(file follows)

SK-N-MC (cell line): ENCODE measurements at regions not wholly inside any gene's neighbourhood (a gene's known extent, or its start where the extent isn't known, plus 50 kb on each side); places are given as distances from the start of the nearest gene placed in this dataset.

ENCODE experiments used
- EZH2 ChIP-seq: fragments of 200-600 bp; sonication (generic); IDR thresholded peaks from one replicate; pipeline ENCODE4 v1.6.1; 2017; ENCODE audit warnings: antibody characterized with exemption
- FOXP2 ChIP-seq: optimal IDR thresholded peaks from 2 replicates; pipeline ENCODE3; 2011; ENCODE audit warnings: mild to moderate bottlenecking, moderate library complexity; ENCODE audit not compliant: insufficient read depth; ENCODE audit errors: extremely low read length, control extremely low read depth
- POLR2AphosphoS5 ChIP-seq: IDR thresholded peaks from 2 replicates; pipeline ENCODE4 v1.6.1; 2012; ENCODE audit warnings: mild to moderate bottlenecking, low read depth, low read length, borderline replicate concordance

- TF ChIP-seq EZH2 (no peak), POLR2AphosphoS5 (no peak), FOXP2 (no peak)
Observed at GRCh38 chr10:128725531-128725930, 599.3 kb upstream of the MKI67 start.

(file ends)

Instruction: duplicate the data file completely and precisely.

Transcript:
SK-N-MC (cell line): ENCODE measurements at regions not wholly inside any gene's neighbourhood (a gene's known extent, or its start where the extent isn't known, plus 50 kb on each side); places are given as distances from the start of the nearest gene placed in this dataset.

ENCODE experiments used
- EZH2 ChIP-seq: fragments of 200-600 bp; sonication (generic); IDR thresholded peaks from one replicate; pipeline ENCODE4 v1.6.1; 2017; ENCODE audit warnings: antibody characterized with exemption
- FOXP2 ChIP-seq: optimal IDR thresholded peaks from 2 replicates; pipeline ENCODE3; 2011; ENCODE audit warnings: mild to moderate bottlenecking, moderate library complexity; ENCODE audit not compliant: insufficient read depth; ENCODE audit errors: extremely low read length, control extremely low read depth
- POLR2AphosphoS5 ChIP-seq: IDR thresholded peaks from 2 replicates; pipeline ENCODE4 v1.6.1; 2012; ENCODE audit warnings: mild to moderate bottlenecking, low read depth, low read length, borderline replicate concordance

- TF ChIP-seq EZH2 (no peak), POLR2AphosphoS5 (no peak), FOXP2 (no peak)
Observed at GRCh38 chr10:128725531-128725930, 599.3 kb upstream of the MKI67 start.